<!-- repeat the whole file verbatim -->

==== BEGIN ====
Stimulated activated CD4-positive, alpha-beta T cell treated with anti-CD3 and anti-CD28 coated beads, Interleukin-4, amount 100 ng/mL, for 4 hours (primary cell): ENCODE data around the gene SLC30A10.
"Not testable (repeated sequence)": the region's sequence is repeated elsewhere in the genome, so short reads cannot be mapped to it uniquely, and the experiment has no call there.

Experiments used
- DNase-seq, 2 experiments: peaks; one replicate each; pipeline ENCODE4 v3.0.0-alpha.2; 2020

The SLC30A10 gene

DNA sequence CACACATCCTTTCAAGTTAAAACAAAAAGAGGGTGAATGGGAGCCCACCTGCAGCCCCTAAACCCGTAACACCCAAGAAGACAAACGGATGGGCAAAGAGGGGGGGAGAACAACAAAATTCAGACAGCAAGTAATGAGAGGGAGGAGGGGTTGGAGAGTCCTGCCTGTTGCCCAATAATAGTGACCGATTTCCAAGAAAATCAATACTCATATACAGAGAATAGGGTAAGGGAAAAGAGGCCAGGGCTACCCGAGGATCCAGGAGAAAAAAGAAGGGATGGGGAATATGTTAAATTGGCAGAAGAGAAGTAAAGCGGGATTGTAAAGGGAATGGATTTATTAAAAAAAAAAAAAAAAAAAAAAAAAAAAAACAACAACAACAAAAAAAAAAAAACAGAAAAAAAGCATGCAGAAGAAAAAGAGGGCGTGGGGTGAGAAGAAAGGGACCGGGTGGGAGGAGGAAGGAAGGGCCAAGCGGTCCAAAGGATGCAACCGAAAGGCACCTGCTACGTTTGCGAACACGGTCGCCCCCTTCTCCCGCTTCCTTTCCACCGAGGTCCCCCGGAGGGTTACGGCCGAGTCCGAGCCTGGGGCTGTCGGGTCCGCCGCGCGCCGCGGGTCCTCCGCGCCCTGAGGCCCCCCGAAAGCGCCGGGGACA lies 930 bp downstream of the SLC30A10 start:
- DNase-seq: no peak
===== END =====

Stimulated activated CD4-positive, alpha-beta T cell treated with anti-CD3 and anti-CD28 coated beads, Interleukin-4, amount 100 ng/mL, for 4 hours (primary cell): ENCODE data around the gene SLC30A10.
"Not testable (repeated sequence)": the region's sequence is repeated elsewhere in the genome, so short reads cannot be mapped to it uniquely, and the experiment has no call there.

Experiments used
- DNase-seq, 2 experiments: peaks; one replicate each; pipeline ENCODE4 v3.0.0-alpha.2; 2020

The SLC30A10 gene

DNA sequence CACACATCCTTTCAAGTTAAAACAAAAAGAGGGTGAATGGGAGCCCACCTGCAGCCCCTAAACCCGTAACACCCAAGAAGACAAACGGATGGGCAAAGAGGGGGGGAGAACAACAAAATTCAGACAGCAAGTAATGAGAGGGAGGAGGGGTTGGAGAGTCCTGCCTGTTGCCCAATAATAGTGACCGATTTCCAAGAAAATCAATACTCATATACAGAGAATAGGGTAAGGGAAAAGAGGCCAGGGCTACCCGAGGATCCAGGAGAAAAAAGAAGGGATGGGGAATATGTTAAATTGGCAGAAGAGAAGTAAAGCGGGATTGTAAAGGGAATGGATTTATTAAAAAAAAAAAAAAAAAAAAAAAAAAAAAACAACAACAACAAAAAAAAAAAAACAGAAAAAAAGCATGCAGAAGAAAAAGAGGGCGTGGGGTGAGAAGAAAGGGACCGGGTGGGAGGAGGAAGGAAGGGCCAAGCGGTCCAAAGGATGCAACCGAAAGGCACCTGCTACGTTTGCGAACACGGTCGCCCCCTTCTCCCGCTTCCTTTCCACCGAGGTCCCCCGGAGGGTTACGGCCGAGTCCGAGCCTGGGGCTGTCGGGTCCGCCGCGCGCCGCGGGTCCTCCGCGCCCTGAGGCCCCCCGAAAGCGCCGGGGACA lies 930 bp downstream of the SLC30A10 start:
- DNase-seq: no peak